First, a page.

Intro to Rhetorical Analysis
A rhetorical analysis of a text examines a text rhetorically. The meaning of the word text depends on how creative you want to get. A text can be a book, article, consumer product, movie, advertisement, or commercial, to name a few. For this assignment you will pick a text, define, describe, and analyze the rhetorical context and/or argument the text is making. All texts have an author or authors and are created with a purpose. A rhetorical analysis helps us to understand the purpose it was created for and what it is saying or arguing.
Consider the ethos, pathos, and logos of the text. What appeals are being used in the text you are analyzing? Ethos – appeals to character. Pathos – emotional appeals. Logos – appeals to reason and evidence.
What to look at for a Rhetorical Analysis
- Consider the topic.
- Consider the audiences of the text.
- Consider the author.
- Consider the medium and design.
- Examine the language.
- Consider the occasion.
Be specific when referring to your text. Have the text in front of you if you can. Then you can reference specifics and avoid generalizations.
A Checklist for Analyzing Images (Especially Advertisements) on page 145 of our textbook is very thorough and helpful for analyzing images.
- 1200+ words in length
- 3 to 5 credible sources
- Works Cited
- Image of text or the advertisement itself as featured image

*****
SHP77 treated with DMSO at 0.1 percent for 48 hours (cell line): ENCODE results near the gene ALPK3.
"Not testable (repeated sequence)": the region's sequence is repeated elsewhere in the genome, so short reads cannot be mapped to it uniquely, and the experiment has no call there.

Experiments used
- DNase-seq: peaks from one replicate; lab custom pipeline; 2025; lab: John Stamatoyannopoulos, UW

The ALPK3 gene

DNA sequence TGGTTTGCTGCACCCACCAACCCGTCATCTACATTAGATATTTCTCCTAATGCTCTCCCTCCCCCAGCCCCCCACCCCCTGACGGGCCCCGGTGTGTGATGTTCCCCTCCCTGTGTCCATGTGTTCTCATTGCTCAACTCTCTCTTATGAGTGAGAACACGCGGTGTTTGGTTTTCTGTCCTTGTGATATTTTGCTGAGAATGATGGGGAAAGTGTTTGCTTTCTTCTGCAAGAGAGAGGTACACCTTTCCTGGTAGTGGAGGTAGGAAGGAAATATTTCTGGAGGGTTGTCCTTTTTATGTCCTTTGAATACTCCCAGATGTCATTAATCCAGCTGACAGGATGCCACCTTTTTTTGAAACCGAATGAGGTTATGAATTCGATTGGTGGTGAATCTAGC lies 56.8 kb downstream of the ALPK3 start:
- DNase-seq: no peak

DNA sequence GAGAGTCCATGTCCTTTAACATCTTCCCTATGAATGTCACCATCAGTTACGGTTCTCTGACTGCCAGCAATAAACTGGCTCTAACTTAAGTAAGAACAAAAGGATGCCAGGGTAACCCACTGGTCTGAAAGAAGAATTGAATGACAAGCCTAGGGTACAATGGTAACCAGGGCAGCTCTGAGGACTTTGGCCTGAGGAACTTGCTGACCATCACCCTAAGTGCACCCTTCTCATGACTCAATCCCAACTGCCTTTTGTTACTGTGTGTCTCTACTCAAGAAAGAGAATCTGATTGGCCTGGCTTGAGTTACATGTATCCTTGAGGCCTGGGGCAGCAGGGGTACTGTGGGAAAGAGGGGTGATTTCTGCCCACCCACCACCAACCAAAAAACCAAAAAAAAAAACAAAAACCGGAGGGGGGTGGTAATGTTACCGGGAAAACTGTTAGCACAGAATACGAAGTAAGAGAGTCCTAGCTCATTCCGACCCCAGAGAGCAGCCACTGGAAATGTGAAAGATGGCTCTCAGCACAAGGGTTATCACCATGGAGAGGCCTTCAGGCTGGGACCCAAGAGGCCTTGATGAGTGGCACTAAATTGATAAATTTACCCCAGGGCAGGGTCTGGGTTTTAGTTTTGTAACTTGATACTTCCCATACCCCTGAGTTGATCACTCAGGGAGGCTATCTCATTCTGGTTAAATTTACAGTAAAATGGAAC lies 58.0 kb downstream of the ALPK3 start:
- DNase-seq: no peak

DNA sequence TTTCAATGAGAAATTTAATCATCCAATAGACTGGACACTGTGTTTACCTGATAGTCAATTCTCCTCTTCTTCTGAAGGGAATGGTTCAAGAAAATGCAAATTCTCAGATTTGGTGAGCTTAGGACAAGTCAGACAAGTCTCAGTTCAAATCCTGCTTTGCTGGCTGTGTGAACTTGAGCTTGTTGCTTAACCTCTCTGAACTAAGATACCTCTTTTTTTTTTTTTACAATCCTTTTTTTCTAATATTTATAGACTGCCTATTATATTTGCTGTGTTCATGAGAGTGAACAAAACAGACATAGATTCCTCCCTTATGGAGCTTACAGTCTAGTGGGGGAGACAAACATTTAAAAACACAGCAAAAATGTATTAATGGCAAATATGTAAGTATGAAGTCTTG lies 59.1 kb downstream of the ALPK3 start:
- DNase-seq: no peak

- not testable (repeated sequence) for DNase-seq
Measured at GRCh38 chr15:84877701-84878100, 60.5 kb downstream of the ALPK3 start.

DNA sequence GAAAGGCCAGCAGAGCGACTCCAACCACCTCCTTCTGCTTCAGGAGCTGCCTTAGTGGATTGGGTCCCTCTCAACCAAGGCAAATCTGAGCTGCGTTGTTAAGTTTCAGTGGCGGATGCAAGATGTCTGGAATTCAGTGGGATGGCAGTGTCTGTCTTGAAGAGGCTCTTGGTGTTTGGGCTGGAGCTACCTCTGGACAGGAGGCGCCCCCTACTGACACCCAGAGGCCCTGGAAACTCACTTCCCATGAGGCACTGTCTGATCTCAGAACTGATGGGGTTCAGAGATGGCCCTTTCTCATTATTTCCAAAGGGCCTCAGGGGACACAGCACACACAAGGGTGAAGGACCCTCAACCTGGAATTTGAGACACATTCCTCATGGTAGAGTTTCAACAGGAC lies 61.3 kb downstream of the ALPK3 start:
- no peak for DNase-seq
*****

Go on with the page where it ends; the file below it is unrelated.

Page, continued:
- Clear thesis and introduction
- Use of ethos, pathos, and logos
- Well-supported claims
- Specific references and details from the text
- A conclusion tying together your analysis
Remember, this is a formal assignment, make sure you are using appropriate tone and diction! Talk about the text, not what you think about the text!
Let’s look at a speech and then we will do a rhetorical analysis.
Martin Luther King Jr. “I Have a Dream” Speech
- How is he appealing to each?
- What is his argument?
- Do you find him persuasive?
Ethos: Appeals to Ethics, Credibility or Character. Ethics, ethical, trustworthiness or reputation, style/tone. The credibility of the speaker persuades.
Pathos: Appeals to Emotion. Emotional or imaginative impact, stories, values. Uses emotional response to persuade an audience.
Logos: Appeals to logic. Persuade by reason and evidence.
Visuals and “I Have a Dream” Speech
The now famous speech “I have a Dream” by Dr. Martin Luther King was aided by visuals when it was delivered.
He is at the Washington Monument, speaking to hundreds of thousands, smiling and waving. Behind him is the Lincoln Memorial.
This image shows him speaking with people and some police behind him. The image you choose to use will add meaning to your text. Be careful which images you choose.
What does it say if we use his mug shot from one of the many protests he was arrested at?
Or this one.
Have you ever seen this image of Dr. King?
Or this one?
The image your choose can help your audience understand your argument.
Why I, as a black man, attend KKK rallies. | Daryl Davis | TEDxNaperville
- Weekly Critical Reading Journal
- Read Chapter 5, Writing an Analysis of an Argument